By Aaliyah Humphrey

SFC’s opening day of the women’s film festival showcased an engaging panel on film intersection.

Three female filmmakers started off the festival discussing how feminism and women’s filmmaking is inherently intersectional.

Sade Falebita, Shareen Anderson and Filipina filmmaker, Isabel Sandoval all shared how the filmmaking community effects them.

Falebita started off as a nursing major, but after working with two women on a video project on Hurricane Katrina, she found the power within her.

“I began to think about who I am and I think the concept of intersectionality became powerful because I had to dissect myself first.” Falebita said.

As a Nigerian-American, she said that the experience inspired her to think about how to redefine community as a filmmaker.

“You can’t just have physical sight, you must have insight and I began to look around me.” She said.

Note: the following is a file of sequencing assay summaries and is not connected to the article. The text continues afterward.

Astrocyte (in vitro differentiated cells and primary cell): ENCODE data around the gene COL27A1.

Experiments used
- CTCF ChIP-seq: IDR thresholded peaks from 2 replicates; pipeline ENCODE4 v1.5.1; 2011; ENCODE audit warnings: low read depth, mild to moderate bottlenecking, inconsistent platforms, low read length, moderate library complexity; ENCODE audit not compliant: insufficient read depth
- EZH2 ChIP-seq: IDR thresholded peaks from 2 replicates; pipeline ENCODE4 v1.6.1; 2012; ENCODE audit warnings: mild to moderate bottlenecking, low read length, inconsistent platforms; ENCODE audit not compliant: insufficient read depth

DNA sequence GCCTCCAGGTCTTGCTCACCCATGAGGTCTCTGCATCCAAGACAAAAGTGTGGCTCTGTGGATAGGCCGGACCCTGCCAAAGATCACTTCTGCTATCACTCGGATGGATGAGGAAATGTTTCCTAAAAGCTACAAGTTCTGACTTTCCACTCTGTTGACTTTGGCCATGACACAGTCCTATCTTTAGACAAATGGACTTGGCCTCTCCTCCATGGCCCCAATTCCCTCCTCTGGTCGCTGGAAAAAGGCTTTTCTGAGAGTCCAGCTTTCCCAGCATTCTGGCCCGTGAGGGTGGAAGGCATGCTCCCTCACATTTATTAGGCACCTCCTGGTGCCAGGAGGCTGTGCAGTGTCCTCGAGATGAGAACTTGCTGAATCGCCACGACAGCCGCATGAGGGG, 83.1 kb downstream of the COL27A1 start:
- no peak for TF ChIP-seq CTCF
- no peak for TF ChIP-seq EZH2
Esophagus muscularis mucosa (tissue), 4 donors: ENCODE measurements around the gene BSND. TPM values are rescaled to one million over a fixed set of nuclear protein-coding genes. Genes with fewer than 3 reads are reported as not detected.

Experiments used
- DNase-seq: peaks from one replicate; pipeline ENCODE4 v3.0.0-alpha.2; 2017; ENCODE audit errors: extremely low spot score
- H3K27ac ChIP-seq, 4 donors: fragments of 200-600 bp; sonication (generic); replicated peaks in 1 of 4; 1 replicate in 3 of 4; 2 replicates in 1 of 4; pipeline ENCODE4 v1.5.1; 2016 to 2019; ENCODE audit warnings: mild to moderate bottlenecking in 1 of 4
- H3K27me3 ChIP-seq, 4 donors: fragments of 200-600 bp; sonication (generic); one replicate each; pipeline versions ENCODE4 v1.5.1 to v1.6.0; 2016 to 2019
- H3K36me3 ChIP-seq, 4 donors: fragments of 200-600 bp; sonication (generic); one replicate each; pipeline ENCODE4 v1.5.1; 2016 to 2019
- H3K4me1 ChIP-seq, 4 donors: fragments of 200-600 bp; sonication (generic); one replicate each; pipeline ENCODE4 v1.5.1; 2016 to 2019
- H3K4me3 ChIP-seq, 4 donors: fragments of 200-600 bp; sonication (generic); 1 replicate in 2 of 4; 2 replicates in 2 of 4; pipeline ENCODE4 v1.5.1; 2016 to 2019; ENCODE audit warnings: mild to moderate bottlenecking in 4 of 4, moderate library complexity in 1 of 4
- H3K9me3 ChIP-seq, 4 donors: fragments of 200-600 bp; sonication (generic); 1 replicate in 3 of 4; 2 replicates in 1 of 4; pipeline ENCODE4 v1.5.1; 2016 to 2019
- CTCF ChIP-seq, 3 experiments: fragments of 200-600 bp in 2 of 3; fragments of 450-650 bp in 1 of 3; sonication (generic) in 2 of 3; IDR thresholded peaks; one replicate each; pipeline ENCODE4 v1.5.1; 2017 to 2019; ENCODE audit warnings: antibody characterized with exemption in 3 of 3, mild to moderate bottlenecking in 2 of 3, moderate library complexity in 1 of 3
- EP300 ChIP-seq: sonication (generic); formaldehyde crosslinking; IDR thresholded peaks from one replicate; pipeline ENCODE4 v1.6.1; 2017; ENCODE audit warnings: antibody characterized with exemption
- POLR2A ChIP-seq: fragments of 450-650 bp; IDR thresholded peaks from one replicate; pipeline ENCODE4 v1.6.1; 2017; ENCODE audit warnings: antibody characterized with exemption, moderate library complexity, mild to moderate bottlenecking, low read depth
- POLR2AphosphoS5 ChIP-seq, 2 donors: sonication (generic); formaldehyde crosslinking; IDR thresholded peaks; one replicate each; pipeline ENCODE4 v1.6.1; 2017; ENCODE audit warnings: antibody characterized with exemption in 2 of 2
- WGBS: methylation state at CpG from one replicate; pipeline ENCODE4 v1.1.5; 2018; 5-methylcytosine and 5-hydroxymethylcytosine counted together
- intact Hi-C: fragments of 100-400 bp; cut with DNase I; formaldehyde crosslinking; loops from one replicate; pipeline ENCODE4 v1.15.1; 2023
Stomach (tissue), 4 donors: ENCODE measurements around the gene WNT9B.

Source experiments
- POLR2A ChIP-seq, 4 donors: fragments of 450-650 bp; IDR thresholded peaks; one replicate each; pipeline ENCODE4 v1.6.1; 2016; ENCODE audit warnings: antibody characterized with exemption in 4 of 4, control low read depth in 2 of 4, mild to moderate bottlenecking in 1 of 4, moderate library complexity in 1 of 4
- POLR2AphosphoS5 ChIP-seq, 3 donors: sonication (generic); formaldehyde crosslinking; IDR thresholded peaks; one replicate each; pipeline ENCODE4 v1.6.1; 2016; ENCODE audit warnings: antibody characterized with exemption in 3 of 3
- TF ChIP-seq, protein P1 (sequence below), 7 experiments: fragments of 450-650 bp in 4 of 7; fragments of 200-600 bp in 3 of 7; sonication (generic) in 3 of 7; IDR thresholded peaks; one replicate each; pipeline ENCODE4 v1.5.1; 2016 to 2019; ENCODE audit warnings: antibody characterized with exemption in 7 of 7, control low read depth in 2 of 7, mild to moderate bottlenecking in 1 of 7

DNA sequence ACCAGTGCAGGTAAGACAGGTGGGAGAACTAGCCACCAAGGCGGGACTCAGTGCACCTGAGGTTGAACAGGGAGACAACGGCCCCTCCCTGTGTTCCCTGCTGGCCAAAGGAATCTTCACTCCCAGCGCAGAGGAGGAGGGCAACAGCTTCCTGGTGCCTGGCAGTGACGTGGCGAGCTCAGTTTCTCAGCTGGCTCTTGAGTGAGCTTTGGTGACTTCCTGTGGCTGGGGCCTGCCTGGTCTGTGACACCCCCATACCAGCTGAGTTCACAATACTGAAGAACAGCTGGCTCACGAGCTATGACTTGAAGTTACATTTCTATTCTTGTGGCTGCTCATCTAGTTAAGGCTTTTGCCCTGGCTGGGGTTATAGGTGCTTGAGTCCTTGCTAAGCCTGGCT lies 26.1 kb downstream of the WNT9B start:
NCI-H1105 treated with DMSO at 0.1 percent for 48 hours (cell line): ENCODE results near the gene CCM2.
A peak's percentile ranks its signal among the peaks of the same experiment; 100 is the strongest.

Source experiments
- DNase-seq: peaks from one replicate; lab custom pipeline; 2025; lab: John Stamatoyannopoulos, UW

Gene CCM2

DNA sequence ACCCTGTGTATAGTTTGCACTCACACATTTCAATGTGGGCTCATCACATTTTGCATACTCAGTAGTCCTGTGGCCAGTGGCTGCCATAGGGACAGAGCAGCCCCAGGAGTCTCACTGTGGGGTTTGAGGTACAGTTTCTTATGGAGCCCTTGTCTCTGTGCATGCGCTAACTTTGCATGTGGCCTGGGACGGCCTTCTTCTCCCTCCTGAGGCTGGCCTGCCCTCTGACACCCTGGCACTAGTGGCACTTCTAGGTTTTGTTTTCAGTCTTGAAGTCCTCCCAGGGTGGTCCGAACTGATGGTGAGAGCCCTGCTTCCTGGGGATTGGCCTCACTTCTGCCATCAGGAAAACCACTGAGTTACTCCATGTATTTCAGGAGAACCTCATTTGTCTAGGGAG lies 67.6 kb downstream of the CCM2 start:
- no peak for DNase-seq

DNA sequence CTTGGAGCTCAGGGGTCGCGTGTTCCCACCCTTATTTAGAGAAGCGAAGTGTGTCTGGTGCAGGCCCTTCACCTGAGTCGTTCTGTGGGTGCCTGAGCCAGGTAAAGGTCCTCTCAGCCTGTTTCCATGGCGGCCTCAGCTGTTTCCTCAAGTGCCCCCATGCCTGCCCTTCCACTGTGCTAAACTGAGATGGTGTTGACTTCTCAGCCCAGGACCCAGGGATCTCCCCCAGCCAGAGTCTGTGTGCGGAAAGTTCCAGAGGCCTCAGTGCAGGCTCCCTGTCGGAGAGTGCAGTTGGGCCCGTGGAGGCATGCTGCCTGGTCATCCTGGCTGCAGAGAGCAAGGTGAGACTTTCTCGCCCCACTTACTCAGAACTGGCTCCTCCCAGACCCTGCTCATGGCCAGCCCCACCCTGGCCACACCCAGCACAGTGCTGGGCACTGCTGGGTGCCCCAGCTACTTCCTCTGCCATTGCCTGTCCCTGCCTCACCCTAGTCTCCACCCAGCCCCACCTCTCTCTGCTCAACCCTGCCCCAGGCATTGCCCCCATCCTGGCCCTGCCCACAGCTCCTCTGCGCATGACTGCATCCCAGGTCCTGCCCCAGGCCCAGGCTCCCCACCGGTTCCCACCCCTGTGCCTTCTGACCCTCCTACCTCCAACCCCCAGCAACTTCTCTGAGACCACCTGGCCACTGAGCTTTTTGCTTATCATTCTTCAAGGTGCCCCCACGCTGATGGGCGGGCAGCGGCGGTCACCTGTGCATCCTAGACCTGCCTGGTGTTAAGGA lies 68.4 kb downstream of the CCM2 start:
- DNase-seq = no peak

Anderson began as a curious traveler discovering languages in several countries. She realized that some South African filmmakers needed to get there films out in the public and she took the initiative.

“Some friend-fellow South African filmmakers of mine launched a local film festival in Johannesburg called The Jozi film festival.” Anderson said.

The 4-year project led her to later create The Mystic film festival in Connecticut as an extra advantage.

As a transgender, Sandoval explained how she was inspired to make films that addressed societal issues.

Apparition and Lingua Franca were two of her films addressing political dictatorship and elderly disabilities.

“In a way, Trump’s selection to the White House has emboldened, encouraged, and empowered minorities…to really come out and produce these stories that are subversive and radical and brave.” She said.

The day ended with a crowdfunding presentation with Christina Raia and the first set of short films in the evening.

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